Skull and crossbones in the background, silhouette of a person in the foreground with green hands above his head, protecting him. The image symbolizes Risk Management according to ISO 14971

ISO 14971 Risk Management in the Future

The use of medical devices and the desired benefits, for example in diagnosis and treatment of diseases, is also associated with risks for the patient and the user (physician or patient himself). Such risks should be kept as low as possible compared to the benefits of the medical device. Therefore, you as manufacturer shall:

  • identify, analyze and evaluate these risks,
  • try as far as possible to prevent the potential harm caused by the risks and
  • monitor whether these risk prevention measures are effective.

However, with new technology development also the associated risks are changing. Risks are getting more complex or new kinds of risks may occur. For example, increasing networking of medical devices has also led to additional risks related to cybersecurity (short: security), which can also lead to harm for patients. Thus, it is time for you to expand the risk management of medical devices according to ISO 14971!

Broadening the Focus of Risk Management in the EU MDR

With the new EU MDR risk management remains a central task of the manufacturer (Art. 10 (2)). However, the general requirements for risk management are defined much more precisely in Annex I 3-4. These include:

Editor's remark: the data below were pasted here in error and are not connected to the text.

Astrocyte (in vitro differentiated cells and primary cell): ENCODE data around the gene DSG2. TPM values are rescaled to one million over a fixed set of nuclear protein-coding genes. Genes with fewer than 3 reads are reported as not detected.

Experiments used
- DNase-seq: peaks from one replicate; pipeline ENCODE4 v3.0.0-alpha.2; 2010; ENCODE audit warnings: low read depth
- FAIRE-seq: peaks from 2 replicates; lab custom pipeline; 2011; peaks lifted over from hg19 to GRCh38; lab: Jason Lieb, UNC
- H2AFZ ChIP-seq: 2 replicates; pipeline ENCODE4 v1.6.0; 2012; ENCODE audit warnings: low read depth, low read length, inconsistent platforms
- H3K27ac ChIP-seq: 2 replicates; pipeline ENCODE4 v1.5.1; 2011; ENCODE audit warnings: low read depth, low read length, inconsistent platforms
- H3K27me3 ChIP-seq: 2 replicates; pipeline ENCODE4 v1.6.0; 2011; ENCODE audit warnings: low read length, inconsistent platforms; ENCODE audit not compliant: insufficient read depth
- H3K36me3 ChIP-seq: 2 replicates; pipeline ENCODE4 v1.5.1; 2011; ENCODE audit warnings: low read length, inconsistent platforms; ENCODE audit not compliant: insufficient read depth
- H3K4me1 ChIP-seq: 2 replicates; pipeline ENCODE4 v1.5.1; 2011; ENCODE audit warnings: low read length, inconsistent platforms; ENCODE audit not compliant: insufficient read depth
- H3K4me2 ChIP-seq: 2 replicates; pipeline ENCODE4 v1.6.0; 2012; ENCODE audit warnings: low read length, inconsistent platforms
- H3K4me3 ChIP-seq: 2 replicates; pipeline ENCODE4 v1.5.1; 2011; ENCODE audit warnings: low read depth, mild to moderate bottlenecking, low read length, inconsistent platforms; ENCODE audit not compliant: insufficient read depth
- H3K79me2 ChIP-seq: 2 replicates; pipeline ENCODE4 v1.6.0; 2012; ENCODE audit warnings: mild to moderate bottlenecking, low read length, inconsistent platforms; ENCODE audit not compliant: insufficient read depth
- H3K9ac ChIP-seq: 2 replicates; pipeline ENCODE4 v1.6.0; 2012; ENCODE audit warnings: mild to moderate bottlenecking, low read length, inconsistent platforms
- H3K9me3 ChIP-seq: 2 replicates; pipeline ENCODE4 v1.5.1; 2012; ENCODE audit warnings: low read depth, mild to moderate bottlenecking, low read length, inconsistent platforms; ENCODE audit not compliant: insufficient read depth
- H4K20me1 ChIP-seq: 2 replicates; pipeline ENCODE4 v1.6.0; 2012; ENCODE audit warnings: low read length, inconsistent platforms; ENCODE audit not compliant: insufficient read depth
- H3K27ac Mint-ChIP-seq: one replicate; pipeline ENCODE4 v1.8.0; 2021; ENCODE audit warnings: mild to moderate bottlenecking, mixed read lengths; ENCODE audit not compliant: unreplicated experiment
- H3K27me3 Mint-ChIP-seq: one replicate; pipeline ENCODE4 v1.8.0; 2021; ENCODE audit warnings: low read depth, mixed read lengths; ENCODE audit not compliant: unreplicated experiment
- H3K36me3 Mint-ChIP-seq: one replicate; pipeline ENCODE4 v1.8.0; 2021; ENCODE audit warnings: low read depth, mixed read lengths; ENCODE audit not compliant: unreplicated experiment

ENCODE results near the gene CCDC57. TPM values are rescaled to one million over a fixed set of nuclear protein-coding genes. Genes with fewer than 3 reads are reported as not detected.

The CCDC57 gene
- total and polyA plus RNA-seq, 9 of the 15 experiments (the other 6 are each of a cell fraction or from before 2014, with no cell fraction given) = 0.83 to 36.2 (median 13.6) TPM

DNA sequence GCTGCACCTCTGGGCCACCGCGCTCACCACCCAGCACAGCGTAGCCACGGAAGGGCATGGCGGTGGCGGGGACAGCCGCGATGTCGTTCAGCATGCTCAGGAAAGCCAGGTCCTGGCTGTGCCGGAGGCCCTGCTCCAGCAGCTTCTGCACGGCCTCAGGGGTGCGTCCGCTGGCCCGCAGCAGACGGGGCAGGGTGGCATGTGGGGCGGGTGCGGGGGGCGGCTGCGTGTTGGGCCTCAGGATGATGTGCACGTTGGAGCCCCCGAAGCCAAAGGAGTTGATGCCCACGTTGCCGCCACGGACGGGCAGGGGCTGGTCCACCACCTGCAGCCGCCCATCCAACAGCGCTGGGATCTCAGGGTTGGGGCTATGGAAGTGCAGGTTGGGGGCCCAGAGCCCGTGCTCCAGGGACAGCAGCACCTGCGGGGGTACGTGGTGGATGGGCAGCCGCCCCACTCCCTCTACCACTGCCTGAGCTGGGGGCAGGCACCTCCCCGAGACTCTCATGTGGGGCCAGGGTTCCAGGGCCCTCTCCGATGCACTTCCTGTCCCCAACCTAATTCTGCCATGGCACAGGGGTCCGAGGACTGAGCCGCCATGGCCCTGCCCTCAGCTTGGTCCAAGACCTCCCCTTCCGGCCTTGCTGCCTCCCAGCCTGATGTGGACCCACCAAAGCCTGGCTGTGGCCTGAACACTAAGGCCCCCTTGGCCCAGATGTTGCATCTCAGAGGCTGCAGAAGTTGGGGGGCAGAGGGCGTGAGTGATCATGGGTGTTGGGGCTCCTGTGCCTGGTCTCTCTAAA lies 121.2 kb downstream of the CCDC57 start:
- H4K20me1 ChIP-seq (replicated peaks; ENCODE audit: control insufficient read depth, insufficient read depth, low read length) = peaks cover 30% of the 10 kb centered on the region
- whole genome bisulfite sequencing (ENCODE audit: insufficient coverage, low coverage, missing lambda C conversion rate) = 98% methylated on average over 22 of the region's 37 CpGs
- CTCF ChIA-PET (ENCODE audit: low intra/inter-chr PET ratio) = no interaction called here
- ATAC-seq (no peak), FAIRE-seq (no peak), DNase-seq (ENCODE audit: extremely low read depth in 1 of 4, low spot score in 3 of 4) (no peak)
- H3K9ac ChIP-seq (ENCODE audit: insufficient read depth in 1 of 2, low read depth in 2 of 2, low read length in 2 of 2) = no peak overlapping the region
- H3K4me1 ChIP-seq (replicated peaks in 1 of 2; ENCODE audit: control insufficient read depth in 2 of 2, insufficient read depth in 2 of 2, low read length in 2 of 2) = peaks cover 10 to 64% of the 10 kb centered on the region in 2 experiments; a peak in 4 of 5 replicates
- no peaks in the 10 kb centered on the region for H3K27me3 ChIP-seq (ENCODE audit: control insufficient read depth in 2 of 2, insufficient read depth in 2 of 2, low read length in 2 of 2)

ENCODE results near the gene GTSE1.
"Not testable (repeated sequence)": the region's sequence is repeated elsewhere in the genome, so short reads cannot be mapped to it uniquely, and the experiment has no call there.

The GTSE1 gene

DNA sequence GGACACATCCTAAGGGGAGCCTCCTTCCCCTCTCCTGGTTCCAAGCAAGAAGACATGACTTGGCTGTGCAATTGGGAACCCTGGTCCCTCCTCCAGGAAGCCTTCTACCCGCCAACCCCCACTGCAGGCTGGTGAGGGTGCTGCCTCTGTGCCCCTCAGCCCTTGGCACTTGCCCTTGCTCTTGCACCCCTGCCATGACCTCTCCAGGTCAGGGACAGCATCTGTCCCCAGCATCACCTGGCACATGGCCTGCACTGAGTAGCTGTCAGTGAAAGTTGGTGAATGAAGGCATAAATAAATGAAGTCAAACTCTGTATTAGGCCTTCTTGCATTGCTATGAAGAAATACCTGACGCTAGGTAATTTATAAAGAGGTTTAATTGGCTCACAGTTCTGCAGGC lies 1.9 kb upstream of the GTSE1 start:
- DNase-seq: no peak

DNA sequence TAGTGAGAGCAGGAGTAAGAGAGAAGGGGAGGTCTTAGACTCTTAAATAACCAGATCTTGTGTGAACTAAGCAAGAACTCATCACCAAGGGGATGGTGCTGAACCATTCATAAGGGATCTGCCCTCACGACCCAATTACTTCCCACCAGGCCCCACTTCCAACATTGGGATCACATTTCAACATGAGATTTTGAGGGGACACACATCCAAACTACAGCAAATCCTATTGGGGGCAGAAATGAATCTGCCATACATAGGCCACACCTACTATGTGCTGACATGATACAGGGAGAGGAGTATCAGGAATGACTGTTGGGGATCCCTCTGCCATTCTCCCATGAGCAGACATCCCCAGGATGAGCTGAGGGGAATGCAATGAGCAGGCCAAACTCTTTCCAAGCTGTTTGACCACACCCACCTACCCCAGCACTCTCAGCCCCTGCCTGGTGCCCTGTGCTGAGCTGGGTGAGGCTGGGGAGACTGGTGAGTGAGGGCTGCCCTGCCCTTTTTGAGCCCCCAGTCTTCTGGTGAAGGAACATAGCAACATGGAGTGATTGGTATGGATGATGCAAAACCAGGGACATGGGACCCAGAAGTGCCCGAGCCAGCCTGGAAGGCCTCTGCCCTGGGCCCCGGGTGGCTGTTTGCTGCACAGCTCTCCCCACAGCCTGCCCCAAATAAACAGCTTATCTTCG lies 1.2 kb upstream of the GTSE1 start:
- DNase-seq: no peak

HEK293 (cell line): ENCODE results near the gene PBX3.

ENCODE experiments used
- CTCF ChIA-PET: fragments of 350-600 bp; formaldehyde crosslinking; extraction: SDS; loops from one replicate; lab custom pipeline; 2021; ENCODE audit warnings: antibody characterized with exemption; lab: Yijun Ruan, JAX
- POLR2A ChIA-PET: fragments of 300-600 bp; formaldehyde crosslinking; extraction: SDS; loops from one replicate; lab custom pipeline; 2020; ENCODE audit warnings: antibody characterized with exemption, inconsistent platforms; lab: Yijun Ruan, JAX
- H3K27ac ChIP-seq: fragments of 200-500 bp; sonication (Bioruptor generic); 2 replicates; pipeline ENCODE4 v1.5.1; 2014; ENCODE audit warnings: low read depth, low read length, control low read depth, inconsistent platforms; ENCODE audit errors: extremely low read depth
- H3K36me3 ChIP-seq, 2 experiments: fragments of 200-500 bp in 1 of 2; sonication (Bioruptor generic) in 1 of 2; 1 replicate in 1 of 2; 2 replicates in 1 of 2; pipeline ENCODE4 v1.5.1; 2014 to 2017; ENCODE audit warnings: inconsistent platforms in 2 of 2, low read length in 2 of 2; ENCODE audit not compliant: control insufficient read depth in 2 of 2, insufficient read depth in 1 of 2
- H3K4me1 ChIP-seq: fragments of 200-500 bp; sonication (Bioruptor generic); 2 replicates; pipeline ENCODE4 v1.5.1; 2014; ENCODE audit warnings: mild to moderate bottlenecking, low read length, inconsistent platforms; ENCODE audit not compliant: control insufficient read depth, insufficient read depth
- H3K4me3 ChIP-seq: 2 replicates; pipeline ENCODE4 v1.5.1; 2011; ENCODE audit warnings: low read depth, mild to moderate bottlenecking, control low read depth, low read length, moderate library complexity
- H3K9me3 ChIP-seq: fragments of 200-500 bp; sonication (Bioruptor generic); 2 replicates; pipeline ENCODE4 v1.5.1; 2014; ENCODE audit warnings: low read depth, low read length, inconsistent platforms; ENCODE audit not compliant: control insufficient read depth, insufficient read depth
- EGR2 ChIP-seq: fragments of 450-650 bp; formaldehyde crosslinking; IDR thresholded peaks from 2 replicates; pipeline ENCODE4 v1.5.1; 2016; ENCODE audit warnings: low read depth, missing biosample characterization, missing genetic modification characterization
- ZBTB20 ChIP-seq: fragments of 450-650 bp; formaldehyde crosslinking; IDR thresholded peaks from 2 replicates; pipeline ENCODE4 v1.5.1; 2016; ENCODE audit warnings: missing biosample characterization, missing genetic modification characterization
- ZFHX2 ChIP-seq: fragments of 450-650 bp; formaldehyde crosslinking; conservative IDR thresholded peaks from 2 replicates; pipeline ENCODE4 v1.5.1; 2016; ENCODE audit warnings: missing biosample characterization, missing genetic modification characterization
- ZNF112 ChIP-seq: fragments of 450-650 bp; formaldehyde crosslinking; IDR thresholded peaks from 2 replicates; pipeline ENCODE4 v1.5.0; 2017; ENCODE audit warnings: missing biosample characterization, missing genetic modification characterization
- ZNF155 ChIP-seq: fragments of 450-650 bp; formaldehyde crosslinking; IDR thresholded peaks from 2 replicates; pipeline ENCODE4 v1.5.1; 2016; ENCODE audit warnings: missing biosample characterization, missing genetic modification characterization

• the preparation of a risk management plan for each medical device,
  • the identification and analysis of all risks and dangers arising therefrom, resulting from the intended and not intended use,
  • the elimination or at least control of the identified risks, and
  • the consideration of information available from production and market for the ongoing adaptation of risk management throughout the product life cycle.

The explicit requirements for embedded and stand-alone software including the associated risks are new (Annex I 14.2. (d) and 17.1-17.4).  For example, Annex I 17.4 states that the manufacturer shall set out the “minimum requirements concerning hardware, IT networks characteristics and IT security measures, including protection against unauthorized access.” In comparison, the EU MDD already contained requirements for software, but without explicitly mentioning security.

Risk Management Covering Safety and Security


Expanding the Traditional Understanding of Risk Management

Manufacturers of medical devices commonly implement ISO 14971 to comply with the regulatory requirements for a risk management process. How does the currently developed edition 3 of ISO 14971 deal with new risks?

First, ISO 14971 (Ed. 3) broadens the scope to data and systems security: “[…] The requirements of this document are applicable to all stages of the life-cycle of a medical device. The process described in this document applies to risks associated with a medical device, such as for example those related to biocompatibility, data and systems security, electricity, moving parts, radiation, usability, and other risks […]”.